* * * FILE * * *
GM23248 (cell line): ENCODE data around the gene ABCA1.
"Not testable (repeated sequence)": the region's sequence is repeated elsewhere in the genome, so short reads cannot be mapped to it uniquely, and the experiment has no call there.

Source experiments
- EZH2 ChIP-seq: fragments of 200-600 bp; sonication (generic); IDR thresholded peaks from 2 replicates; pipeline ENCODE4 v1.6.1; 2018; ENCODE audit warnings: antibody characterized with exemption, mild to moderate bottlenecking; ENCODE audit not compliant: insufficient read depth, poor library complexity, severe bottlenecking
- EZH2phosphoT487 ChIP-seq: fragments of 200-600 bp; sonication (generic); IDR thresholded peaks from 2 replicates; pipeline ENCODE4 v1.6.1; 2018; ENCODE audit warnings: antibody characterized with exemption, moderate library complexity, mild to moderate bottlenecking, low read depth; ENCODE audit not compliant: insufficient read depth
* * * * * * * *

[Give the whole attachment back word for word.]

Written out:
GM23248 (cell line): ENCODE data around the gene ABCA1.
"Not testable (repeated sequence)": the region's sequence is repeated elsewhere in the genome, so short reads cannot be mapped to it uniquely, and the experiment has no call there.

Source experiments
- EZH2 ChIP-seq: fragments of 200-600 bp; sonication (generic); IDR thresholded peaks from 2 replicates; pipeline ENCODE4 v1.6.1; 2018; ENCODE audit warnings: antibody characterized with exemption, mild to moderate bottlenecking; ENCODE audit not compliant: insufficient read depth, poor library complexity, severe bottlenecking
- EZH2phosphoT487 ChIP-seq: fragments of 200-600 bp; sonication (generic); IDR thresholded peaks from 2 replicates; pipeline ENCODE4 v1.6.1; 2018; ENCODE audit warnings: antibody characterized with exemption, moderate library complexity, mild to moderate bottlenecking, low read depth; ENCODE audit not compliant: insufficient read depth